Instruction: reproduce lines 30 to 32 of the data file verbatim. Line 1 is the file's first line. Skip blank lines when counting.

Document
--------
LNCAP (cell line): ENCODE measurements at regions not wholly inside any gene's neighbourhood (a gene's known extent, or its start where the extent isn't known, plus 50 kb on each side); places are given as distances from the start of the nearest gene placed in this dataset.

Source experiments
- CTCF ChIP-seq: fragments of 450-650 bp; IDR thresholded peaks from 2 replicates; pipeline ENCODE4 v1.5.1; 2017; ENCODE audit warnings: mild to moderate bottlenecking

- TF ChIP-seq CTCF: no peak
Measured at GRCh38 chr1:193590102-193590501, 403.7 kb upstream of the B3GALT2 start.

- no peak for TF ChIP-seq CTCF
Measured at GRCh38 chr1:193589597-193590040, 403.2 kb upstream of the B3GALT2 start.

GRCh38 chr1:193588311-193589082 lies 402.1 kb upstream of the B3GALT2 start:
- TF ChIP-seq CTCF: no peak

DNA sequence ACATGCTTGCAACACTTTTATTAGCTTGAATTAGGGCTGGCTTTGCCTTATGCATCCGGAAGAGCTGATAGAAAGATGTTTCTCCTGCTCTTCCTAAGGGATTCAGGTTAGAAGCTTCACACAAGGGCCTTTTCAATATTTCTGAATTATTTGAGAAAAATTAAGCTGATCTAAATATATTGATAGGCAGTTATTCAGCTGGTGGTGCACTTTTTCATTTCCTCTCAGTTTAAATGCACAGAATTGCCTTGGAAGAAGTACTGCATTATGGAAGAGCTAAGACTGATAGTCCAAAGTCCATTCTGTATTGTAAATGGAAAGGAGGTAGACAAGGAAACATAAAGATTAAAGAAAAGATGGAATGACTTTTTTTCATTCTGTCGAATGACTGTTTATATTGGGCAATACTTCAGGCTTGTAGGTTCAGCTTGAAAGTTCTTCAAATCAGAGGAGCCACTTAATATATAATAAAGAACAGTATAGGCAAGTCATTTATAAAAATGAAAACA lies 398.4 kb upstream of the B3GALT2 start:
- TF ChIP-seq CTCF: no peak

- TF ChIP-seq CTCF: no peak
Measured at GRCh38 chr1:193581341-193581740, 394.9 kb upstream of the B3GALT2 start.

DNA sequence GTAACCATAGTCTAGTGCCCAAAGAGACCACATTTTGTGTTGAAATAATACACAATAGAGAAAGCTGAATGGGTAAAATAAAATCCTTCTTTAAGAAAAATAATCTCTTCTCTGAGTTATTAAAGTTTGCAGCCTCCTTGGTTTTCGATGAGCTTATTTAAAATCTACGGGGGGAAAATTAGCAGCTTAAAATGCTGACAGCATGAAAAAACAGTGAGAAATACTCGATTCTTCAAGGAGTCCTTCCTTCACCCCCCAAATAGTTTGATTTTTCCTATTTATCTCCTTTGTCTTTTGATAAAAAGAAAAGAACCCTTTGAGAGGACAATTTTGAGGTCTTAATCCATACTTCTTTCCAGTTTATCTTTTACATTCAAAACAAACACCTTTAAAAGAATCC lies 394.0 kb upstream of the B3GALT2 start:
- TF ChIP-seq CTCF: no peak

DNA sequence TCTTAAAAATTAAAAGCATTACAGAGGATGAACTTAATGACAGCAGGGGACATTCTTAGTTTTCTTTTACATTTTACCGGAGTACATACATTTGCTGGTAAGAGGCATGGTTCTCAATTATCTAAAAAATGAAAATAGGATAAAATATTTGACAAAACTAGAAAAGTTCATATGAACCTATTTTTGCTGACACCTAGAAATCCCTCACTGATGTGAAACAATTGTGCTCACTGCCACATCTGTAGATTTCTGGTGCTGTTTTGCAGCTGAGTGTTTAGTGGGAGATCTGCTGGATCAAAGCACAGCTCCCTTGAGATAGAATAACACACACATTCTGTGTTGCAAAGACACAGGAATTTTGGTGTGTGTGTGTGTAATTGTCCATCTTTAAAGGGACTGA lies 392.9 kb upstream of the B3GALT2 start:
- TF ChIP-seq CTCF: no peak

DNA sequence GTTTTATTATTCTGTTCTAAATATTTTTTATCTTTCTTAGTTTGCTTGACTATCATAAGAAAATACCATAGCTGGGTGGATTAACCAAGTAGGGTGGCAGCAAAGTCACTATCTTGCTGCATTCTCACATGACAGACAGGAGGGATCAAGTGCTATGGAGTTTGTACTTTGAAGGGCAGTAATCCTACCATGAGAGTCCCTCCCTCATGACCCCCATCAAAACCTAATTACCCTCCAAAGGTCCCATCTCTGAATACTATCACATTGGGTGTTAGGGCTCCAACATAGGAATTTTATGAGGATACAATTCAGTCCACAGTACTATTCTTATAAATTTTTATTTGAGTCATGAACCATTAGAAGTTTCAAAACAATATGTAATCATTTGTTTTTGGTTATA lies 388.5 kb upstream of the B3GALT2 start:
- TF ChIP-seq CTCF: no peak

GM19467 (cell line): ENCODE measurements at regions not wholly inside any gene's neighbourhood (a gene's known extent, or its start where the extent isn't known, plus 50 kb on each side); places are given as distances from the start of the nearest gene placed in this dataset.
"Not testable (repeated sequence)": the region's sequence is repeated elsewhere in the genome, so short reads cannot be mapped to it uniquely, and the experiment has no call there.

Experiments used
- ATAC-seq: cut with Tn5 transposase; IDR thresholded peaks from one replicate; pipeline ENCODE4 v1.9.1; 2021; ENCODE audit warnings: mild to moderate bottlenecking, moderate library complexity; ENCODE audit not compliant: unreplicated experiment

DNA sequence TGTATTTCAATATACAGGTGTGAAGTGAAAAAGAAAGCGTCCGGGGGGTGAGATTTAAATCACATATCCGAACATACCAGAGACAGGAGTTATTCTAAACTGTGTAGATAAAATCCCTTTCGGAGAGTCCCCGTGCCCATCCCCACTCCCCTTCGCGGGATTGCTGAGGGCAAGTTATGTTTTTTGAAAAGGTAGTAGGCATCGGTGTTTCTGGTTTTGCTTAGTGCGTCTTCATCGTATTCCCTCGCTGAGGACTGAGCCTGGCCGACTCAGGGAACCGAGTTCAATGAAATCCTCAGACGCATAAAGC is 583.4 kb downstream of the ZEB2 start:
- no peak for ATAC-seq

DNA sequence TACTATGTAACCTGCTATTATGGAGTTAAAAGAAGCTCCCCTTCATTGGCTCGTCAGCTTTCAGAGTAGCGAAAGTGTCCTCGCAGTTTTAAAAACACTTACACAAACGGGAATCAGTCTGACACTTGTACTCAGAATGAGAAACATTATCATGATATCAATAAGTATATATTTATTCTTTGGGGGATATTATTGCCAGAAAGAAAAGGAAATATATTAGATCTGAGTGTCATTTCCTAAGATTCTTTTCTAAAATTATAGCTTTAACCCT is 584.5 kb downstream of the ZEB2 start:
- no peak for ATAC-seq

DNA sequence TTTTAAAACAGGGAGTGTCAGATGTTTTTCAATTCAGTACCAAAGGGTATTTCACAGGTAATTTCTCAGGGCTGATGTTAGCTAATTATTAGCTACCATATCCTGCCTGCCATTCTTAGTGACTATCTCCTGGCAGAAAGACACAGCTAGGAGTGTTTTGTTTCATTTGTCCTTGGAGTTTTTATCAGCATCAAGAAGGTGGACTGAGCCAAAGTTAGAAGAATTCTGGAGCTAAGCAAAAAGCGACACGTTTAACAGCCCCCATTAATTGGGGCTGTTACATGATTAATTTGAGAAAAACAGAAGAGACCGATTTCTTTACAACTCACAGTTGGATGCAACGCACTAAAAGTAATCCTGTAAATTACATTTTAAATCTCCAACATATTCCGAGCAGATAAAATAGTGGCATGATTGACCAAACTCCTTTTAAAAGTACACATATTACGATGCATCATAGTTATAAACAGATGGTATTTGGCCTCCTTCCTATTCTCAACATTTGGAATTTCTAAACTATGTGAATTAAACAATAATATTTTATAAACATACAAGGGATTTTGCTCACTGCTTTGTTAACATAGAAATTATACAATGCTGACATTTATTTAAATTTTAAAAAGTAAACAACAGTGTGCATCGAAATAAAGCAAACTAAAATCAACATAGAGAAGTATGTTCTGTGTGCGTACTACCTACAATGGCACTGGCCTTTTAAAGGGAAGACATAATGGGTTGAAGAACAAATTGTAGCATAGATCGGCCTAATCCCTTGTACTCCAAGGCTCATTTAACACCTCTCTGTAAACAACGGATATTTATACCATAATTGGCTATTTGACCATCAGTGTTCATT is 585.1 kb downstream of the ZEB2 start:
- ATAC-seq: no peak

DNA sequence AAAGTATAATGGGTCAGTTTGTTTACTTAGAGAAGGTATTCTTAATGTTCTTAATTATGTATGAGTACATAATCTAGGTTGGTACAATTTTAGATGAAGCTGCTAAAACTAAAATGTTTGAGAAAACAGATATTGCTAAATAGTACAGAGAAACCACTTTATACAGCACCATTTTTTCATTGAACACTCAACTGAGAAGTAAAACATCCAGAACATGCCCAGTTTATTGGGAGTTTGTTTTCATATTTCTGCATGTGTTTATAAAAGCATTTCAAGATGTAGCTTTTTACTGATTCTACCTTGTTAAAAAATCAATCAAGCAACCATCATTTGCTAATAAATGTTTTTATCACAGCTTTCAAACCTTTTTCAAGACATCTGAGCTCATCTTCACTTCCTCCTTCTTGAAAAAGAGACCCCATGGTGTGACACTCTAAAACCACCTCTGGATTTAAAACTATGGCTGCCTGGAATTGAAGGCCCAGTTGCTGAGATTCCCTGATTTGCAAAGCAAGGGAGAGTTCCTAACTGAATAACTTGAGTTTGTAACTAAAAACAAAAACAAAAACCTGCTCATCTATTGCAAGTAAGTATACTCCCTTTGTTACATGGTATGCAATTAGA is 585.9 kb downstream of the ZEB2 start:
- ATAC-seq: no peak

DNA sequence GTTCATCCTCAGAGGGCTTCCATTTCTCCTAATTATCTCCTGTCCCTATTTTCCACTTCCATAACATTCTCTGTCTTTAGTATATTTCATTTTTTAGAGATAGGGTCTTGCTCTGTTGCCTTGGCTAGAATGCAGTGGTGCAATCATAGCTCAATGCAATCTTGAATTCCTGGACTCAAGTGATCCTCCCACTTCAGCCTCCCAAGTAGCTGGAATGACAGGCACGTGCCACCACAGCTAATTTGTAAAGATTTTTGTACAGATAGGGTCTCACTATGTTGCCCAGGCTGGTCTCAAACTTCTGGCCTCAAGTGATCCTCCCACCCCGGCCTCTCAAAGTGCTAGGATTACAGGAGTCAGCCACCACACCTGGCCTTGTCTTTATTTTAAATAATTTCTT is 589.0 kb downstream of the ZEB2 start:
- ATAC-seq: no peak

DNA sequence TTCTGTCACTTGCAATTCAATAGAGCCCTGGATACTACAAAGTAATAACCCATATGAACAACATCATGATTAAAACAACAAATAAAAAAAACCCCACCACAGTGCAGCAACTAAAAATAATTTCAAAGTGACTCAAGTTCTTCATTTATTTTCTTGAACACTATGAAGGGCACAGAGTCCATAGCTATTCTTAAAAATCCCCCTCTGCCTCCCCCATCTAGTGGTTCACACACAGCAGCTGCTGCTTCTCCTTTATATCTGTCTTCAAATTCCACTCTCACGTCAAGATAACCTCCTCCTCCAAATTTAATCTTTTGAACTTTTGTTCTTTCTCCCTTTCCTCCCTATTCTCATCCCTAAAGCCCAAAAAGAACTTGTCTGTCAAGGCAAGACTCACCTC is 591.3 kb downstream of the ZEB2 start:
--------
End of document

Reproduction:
DNA sequence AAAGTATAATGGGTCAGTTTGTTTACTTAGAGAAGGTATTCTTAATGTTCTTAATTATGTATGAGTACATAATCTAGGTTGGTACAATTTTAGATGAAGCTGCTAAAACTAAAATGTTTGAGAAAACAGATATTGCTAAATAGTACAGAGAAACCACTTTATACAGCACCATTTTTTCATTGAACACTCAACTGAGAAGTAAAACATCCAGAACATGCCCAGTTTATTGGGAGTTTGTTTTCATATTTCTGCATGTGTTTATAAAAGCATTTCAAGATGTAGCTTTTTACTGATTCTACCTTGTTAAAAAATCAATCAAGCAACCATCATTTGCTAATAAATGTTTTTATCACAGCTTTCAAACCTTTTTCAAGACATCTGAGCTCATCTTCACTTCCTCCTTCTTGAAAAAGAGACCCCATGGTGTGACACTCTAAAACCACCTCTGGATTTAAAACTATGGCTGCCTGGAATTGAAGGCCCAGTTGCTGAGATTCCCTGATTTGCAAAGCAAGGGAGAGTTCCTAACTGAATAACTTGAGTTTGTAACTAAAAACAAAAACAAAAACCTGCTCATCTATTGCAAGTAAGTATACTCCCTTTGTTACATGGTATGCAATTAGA is 585.9 kb downstream of the ZEB2 start:
- ATAC-seq: no peak

DNA sequence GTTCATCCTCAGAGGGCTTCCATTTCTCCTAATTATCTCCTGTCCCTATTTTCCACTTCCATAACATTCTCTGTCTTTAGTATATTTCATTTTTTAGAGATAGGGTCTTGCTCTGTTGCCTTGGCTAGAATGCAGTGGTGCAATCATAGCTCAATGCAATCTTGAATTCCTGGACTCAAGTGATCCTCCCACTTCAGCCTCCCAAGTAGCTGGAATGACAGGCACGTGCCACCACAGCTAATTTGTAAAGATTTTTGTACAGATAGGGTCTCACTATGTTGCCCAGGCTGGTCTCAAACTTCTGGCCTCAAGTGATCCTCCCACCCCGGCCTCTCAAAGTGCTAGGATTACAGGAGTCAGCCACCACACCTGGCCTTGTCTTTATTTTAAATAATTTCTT is 589.0 kb downstream of the ZEB2 start: